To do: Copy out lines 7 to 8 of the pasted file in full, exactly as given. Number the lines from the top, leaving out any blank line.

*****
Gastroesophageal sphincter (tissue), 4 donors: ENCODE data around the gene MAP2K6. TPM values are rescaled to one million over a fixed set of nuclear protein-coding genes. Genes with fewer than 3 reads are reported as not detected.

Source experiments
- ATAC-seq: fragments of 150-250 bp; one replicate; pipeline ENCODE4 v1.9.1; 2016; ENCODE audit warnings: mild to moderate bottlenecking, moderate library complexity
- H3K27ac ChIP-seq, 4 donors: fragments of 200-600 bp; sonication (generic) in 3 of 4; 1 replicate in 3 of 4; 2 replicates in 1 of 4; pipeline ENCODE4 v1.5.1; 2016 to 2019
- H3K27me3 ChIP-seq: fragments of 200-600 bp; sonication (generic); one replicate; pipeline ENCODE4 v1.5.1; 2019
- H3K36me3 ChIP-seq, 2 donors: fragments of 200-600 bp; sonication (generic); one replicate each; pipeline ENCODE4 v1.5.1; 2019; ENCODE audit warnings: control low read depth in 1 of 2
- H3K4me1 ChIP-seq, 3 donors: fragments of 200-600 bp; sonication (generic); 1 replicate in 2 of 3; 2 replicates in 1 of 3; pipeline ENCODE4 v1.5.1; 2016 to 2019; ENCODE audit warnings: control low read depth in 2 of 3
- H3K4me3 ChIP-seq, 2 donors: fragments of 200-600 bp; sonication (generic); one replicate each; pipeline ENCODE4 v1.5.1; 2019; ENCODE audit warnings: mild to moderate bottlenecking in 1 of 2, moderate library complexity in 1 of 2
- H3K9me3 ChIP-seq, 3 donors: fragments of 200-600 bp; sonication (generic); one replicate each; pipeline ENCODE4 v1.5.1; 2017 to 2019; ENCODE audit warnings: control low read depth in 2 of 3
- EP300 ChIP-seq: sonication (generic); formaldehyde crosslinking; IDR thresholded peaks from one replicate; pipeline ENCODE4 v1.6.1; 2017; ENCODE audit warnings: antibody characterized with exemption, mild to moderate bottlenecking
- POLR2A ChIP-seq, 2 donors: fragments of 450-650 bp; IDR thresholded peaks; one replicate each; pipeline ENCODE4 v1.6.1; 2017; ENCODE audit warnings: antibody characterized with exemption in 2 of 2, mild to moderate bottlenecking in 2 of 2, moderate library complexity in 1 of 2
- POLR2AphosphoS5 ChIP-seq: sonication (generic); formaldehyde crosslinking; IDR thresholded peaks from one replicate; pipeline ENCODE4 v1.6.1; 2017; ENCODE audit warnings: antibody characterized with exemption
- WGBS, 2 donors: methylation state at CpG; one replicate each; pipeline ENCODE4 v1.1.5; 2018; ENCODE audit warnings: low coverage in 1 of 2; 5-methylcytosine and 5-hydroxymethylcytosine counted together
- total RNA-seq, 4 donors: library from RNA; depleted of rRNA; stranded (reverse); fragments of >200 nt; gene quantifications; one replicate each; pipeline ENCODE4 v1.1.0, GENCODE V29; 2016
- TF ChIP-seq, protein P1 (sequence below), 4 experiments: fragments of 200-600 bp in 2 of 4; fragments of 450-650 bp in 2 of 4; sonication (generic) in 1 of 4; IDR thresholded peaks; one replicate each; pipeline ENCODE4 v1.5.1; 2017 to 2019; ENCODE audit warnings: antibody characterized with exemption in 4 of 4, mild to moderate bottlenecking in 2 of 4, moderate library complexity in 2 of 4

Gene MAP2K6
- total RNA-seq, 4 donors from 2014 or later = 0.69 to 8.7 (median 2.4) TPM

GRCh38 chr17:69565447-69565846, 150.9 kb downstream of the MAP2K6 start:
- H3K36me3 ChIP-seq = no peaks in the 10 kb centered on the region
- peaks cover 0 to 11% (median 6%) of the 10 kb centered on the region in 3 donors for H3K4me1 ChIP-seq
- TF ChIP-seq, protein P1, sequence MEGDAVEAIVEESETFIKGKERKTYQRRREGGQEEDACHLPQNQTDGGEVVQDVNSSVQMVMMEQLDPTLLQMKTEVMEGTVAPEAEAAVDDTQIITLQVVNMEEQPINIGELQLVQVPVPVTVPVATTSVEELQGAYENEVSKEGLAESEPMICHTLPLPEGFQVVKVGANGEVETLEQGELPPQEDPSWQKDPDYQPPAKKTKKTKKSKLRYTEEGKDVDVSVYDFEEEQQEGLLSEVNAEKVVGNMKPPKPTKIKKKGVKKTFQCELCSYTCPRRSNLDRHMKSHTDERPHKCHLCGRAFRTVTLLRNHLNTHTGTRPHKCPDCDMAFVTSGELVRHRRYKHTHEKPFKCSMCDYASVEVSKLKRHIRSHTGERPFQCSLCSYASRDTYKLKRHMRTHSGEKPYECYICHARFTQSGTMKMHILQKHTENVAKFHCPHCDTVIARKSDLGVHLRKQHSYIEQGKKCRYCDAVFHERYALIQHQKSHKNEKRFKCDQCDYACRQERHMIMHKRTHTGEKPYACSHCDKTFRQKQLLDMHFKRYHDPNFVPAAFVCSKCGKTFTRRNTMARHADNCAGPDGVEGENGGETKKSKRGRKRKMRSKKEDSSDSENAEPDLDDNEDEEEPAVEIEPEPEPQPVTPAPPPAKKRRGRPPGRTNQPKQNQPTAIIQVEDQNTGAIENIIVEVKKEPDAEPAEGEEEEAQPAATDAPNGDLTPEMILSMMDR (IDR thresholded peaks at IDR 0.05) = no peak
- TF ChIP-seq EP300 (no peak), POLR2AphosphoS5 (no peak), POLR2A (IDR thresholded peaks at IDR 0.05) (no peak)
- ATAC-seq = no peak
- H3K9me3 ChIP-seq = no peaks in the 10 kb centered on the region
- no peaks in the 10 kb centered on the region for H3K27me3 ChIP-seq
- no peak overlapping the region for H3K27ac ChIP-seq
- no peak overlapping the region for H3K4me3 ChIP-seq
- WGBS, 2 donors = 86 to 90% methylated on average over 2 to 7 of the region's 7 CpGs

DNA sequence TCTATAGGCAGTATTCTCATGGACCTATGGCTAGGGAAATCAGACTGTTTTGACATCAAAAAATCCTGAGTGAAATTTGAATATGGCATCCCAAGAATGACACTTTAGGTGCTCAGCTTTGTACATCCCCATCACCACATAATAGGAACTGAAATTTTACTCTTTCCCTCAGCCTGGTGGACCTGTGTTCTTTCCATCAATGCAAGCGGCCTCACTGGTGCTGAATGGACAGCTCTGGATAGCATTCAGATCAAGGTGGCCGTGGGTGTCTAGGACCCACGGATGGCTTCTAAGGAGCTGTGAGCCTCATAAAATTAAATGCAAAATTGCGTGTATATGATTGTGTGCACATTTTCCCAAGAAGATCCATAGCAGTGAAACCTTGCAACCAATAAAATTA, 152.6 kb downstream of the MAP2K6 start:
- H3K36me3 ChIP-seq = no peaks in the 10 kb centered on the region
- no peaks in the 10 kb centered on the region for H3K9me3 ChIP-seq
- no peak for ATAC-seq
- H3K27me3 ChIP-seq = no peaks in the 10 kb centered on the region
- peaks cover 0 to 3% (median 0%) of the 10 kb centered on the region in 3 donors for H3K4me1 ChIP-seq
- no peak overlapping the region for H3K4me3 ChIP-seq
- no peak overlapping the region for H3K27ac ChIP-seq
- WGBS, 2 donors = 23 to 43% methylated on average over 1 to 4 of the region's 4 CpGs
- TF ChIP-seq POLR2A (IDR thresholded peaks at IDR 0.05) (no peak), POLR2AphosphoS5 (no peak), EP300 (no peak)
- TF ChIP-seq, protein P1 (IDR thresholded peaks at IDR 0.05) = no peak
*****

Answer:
- H3K4me1 ChIP-seq, 3 donors: fragments of 200-600 bp; sonication (generic); 1 replicate in 2 of 3; 2 replicates in 1 of 3; pipeline ENCODE4 v1.5.1; 2016 to 2019; ENCODE audit warnings: control low read depth in 2 of 3
- H3K4me3 ChIP-seq, 2 donors: fragments of 200-600 bp; sonication (generic); one replicate each; pipeline ENCODE4 v1.5.1; 2019; ENCODE audit warnings: mild to moderate bottlenecking in 1 of 2, moderate library complexity in 1 of 2